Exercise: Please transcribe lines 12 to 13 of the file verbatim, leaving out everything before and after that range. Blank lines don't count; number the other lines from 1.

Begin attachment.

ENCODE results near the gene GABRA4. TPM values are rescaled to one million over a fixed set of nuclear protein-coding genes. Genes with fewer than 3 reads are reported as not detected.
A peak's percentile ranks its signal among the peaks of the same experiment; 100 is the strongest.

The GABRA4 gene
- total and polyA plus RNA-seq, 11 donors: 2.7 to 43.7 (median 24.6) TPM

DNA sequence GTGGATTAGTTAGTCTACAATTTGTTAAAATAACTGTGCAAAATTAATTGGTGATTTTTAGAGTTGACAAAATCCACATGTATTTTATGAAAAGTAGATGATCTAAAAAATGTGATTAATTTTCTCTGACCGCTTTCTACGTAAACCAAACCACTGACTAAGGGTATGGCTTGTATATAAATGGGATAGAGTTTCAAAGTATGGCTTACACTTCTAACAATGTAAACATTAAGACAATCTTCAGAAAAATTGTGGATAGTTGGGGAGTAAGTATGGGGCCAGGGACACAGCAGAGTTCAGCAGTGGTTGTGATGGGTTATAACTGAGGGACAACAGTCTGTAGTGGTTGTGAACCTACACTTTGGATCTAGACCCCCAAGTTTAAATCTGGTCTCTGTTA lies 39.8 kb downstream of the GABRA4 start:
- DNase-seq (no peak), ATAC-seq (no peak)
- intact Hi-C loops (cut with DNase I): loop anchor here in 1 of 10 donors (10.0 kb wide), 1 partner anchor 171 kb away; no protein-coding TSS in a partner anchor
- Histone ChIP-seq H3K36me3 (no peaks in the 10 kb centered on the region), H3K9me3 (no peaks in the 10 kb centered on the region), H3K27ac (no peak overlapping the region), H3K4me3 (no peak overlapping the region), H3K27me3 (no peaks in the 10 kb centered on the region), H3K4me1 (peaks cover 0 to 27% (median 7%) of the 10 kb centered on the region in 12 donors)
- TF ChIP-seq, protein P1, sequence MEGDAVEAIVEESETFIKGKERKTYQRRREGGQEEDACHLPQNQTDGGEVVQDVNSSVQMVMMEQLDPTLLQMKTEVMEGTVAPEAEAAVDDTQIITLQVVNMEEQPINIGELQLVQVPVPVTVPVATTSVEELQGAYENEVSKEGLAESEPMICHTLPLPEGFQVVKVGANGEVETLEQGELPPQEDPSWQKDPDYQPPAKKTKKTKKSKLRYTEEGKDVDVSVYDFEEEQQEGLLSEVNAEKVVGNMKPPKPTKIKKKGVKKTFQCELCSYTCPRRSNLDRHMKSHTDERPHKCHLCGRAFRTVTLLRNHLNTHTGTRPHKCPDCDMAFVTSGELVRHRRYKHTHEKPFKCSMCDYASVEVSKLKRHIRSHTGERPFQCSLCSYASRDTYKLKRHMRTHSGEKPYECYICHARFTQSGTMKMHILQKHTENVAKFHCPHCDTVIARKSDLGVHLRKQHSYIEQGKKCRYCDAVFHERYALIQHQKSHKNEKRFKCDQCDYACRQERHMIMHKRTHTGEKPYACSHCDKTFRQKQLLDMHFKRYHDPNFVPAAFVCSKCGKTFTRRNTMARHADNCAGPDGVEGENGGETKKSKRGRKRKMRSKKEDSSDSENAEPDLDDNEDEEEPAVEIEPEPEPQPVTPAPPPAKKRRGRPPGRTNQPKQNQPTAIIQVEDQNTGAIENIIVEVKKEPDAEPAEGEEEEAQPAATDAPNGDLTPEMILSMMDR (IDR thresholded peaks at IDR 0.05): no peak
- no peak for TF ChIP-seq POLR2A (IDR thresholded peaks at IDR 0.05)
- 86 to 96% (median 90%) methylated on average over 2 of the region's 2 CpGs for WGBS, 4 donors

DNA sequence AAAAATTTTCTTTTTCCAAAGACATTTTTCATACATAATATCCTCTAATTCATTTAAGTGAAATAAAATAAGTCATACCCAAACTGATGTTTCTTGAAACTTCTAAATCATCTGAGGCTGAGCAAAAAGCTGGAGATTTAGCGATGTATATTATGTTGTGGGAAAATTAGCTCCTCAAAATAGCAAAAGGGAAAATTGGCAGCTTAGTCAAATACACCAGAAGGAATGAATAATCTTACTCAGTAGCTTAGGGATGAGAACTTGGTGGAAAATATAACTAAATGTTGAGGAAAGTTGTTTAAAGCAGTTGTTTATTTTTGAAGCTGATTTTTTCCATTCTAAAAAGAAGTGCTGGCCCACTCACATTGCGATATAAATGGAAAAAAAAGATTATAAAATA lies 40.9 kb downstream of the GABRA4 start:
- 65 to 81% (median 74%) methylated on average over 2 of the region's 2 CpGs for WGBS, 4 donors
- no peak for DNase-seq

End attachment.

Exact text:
DNA sequence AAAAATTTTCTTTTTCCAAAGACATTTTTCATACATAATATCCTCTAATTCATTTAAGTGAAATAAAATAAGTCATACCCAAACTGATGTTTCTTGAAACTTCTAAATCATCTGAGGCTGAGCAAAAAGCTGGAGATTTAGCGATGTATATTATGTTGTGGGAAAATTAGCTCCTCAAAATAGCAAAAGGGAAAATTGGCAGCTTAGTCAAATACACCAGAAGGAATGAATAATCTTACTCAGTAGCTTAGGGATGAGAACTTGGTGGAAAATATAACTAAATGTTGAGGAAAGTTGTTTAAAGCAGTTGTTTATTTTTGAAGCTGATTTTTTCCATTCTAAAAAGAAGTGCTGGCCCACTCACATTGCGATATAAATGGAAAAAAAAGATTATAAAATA lies 40.9 kb downstream of the GABRA4 start:
- 65 to 81% (median 74%) methylated on average over 2 of the region's 2 CpGs for WGBS, 4 donors